Similarly, if you start exercising earlier it’s easier to maintain it later down the line, as your mind already has an idea of what it’s like, and you won’t have a hard time reconditioning the mind as someone that’s just starting out.
I personally like to see yoga as meditation for the body, a physical kind of meditation, but meditation in itself and yoga can be done together, at the same time.
Both Yoga and exercise are great ways to boost mental strength. The physique you build will often reflect on your mind, and your belief system often stems from what you already are seeing physically.
The more yoga or exercise you do, the more energized you’re likely to feel and the more mentally strong you become. Mental strength will often show out and increase the times we do yoga or exercise, even when we don’t feel like it.
Now, once you get into the habit and get to experience the feel-good endorphins, you’re more likely to want to stick with it.
You could say that yoga is specifically tailored to the mind and body at the same time, as it’s meant to bring the two together, and the calmer you feel, the more likely you are to feel the byproduct that comes in the form of mental strength.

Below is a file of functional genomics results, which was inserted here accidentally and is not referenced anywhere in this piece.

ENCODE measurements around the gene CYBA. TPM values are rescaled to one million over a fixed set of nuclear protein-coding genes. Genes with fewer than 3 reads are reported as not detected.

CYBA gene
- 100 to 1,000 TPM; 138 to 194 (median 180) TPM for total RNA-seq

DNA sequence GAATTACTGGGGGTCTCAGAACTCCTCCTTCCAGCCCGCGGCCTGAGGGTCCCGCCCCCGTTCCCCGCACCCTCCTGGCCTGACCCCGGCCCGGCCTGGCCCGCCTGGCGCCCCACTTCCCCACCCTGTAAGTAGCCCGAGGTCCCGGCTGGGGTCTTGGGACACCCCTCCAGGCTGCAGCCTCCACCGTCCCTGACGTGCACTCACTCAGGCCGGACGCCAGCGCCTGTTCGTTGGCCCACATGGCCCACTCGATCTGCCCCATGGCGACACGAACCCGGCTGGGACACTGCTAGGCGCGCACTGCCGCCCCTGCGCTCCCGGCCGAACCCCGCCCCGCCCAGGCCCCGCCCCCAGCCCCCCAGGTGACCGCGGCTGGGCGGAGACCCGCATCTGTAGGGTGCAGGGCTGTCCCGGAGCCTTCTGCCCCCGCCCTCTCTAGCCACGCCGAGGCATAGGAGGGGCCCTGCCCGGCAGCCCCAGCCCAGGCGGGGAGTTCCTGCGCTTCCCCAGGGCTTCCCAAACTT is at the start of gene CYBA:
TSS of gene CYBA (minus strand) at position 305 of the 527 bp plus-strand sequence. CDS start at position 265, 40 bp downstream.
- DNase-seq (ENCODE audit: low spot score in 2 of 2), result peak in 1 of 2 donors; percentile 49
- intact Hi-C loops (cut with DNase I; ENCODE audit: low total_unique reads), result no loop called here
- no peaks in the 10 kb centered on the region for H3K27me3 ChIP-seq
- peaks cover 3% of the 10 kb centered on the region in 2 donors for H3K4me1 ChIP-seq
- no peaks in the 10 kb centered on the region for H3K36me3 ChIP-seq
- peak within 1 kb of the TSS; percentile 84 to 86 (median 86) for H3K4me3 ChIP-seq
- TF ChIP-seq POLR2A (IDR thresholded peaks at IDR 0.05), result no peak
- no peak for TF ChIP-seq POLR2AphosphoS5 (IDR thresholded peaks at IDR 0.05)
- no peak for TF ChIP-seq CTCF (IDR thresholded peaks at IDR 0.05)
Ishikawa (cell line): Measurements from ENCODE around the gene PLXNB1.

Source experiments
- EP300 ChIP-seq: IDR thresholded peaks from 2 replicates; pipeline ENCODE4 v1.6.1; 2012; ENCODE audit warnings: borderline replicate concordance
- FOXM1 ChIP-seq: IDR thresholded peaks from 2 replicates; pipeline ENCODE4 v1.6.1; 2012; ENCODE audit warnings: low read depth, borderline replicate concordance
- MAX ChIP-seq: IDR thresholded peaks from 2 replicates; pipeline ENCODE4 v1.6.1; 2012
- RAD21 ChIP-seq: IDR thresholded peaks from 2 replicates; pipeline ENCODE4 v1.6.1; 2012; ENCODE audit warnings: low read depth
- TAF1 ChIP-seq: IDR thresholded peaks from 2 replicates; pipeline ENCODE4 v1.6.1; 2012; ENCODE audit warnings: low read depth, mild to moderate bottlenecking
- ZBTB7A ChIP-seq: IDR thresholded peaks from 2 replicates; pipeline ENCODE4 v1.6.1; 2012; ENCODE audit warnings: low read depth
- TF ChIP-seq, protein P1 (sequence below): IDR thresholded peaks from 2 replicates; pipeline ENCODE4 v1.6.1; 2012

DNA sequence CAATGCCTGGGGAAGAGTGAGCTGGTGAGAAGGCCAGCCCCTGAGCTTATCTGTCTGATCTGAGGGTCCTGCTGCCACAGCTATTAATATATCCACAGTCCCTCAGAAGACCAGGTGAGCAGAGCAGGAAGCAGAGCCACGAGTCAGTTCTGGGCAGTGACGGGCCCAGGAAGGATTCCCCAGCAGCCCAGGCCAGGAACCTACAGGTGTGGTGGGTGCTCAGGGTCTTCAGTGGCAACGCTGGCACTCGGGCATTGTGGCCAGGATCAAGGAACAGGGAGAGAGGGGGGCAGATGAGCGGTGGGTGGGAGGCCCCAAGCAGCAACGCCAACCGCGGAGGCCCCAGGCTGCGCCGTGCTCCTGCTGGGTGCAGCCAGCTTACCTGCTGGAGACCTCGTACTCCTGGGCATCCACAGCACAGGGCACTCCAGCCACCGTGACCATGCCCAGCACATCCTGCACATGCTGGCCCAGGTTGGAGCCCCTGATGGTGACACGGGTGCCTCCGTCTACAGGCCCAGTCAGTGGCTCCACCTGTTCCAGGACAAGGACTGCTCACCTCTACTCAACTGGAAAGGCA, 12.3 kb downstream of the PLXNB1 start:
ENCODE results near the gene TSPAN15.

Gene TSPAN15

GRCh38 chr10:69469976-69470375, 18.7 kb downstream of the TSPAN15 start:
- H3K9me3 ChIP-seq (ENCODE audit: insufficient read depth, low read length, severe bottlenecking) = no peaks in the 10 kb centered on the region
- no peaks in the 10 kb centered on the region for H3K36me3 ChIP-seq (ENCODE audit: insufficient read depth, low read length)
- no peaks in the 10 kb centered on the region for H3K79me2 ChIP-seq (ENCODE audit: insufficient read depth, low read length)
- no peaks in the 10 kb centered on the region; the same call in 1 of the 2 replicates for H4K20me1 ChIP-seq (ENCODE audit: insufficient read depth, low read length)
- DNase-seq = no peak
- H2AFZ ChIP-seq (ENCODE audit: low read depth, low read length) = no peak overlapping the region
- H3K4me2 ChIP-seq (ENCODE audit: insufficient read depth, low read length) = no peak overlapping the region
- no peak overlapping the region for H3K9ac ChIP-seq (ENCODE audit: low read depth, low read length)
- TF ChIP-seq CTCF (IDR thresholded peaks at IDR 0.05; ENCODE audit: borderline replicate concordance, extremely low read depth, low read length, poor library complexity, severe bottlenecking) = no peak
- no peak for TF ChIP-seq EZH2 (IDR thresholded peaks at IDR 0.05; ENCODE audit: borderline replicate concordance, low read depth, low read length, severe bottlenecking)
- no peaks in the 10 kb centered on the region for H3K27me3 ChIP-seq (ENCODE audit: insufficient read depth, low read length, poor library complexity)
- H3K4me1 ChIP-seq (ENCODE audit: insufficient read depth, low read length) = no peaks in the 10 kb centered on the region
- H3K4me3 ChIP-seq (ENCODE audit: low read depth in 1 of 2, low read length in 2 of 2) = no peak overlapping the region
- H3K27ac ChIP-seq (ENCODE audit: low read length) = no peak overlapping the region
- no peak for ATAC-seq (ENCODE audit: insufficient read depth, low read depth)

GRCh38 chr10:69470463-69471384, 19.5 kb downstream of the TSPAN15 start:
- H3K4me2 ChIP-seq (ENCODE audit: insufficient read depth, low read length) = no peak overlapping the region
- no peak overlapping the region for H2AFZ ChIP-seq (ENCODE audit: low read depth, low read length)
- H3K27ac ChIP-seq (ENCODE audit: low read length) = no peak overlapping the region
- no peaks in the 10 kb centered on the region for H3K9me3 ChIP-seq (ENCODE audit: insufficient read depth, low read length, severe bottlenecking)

I used to do a very simple Yoga exercise 8 years ago, and ever since I had stuck to it, I had seen a significant boost in my cognitive performance that would often come in the form of clarity. I used to do something called the “Super Brain Exercise”.
It reminded me a bit of doing squats, but was by no means as intense. 2 minutes was enough to give me a significant boost, and that’s the good thing about yoga. Even if you’re on a busy schedule, you can still squeeze in an exercise or two that will often reflect in the performance of your work.